Regards

Glen Hazelton
Policy Planner (Heritage), City Planning
Dunedin City Council

****

### ODT Online Tue, 2 Apr 2013
Buildings may be abandoned
By Simon Hartley
Spiralling earthquake-proofing costs could leave some Dunedin commercial property owners owing more on investments than the properties are worth. This raises the possibility buildings could be abandoned, that being the way to lose the least amount of money, a commercial property consultant says.

Dunedin has the third-largest concentration of pre-1976 buildings, about 3900, behind Auckland’s 19,050 and Christchurch’s 5000, according to Quotable Value and local body data collated in a consultation paper by the Ministry of Business, Innovation and Employment. Dunedin last year had about 160,000sq m of office space, of which ”at least 10%” will be deemed earthquake-prone, Colliers International national director of research and consulting Alan McMahon said when contacted.

Dunedin City Council policy planner for heritage, Glen Hazelton, said 138 building owners had provided assessments. About 58 were less than 33% compliant and required upgrading. More assessments are expected when owners change use. Upgrades are expected at that time.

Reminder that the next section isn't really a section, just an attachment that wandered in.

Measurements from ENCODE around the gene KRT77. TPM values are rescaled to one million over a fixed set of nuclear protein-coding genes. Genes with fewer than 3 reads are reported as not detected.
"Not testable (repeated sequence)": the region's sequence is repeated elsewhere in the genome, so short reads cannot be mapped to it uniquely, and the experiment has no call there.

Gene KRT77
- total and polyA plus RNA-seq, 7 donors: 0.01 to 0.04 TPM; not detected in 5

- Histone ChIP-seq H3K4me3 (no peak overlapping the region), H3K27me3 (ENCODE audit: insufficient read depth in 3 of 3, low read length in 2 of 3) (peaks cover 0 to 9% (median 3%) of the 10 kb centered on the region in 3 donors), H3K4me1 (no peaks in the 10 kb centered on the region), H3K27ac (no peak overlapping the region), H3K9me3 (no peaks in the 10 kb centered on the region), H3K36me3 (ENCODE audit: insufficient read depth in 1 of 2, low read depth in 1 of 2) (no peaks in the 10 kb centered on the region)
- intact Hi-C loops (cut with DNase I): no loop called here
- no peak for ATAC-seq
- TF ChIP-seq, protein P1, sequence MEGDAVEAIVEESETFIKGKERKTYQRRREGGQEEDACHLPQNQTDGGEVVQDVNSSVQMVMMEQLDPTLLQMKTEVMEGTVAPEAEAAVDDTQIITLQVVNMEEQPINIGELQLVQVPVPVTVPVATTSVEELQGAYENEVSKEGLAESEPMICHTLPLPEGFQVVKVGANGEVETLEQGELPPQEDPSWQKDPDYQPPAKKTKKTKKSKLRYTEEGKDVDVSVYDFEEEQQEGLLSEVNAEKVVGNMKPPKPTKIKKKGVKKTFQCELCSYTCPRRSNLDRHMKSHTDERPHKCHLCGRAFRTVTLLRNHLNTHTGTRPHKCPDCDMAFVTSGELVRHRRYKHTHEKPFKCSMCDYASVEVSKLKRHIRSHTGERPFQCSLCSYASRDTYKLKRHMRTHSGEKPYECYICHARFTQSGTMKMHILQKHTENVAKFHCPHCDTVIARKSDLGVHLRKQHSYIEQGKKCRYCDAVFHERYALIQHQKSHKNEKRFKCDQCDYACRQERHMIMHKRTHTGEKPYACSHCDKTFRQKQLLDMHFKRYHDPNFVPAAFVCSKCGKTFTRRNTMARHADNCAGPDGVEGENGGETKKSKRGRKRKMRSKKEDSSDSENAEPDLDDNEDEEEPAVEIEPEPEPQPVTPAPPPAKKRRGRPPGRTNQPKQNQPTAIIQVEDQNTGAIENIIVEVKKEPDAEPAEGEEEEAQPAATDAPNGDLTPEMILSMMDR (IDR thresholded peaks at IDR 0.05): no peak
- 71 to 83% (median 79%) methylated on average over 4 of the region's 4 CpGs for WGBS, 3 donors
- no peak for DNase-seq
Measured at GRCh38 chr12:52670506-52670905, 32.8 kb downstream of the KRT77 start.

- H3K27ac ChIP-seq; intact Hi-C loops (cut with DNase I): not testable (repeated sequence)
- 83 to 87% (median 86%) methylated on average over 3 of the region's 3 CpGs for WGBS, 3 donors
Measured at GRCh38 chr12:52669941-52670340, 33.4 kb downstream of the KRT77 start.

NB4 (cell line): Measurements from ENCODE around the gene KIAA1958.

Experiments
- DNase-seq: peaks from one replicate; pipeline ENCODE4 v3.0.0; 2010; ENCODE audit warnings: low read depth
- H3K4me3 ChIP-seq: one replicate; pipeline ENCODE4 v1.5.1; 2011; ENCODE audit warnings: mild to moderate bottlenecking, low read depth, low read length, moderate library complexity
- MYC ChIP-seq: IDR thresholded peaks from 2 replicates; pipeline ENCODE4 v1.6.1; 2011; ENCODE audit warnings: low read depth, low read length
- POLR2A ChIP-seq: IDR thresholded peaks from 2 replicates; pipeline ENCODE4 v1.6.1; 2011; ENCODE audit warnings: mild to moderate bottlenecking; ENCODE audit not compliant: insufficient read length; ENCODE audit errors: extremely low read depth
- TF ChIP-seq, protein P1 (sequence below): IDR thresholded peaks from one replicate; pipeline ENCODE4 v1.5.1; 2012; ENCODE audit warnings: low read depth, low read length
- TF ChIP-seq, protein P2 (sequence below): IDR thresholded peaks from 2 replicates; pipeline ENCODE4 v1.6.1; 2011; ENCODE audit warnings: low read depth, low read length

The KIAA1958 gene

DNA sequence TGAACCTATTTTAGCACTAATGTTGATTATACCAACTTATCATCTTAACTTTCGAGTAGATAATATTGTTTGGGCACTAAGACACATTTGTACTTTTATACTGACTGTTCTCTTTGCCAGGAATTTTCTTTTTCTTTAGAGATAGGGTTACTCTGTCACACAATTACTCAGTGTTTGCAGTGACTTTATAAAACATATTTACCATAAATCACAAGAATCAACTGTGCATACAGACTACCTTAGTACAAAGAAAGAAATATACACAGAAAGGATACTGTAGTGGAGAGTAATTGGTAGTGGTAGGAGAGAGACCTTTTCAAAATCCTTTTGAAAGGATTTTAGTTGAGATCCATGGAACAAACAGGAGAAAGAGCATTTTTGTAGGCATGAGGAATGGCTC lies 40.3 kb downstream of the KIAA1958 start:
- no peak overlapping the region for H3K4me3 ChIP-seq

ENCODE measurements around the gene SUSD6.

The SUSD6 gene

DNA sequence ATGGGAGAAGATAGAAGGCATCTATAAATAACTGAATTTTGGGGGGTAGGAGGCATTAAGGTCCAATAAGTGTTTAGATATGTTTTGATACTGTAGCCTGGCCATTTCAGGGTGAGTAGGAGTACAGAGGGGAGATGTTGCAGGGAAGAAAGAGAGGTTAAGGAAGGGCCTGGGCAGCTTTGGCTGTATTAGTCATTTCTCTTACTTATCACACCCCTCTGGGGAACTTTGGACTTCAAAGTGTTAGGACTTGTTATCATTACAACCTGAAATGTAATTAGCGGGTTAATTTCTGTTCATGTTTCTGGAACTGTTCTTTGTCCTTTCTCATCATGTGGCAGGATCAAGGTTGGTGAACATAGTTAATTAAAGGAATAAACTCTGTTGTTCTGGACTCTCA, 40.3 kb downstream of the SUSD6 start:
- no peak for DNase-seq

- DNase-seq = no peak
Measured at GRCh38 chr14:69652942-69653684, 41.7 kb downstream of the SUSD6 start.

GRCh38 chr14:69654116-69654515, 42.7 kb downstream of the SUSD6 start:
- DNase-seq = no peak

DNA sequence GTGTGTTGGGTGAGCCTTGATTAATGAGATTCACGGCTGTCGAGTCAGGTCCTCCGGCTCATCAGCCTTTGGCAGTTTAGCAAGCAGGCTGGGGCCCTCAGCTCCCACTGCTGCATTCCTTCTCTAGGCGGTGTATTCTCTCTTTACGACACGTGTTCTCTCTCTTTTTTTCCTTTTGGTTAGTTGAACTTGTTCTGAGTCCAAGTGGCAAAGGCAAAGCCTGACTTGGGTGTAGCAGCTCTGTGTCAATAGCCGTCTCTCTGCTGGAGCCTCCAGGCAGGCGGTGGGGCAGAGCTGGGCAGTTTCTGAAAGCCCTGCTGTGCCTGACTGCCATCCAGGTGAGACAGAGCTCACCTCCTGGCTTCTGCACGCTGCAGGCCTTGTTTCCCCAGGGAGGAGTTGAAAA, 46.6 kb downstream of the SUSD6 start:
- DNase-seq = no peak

One [Dunedin] building owner, who did not want to be identified, said while the council had written to many building owners, many had not yet responded, as the deadline is July next year. Another source said far more assessments had been carried out than reported to the council and it was ”likely they don’t want the assessment put on public record just yet”.
Read more

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Cull’s council takes business away from retailers

Mayor refuses to recognise chaos created by buses and council-imposed parking changes in the CBD.

Dunedin City Council moves to activate commercial activity in the city’s warehouse district south of the Queens Gardens pose risks for existing business, gallery owner says.

### DScene 31 Oct 2012
Businesses slam council focus (page 5)
By Wilma McCorkindale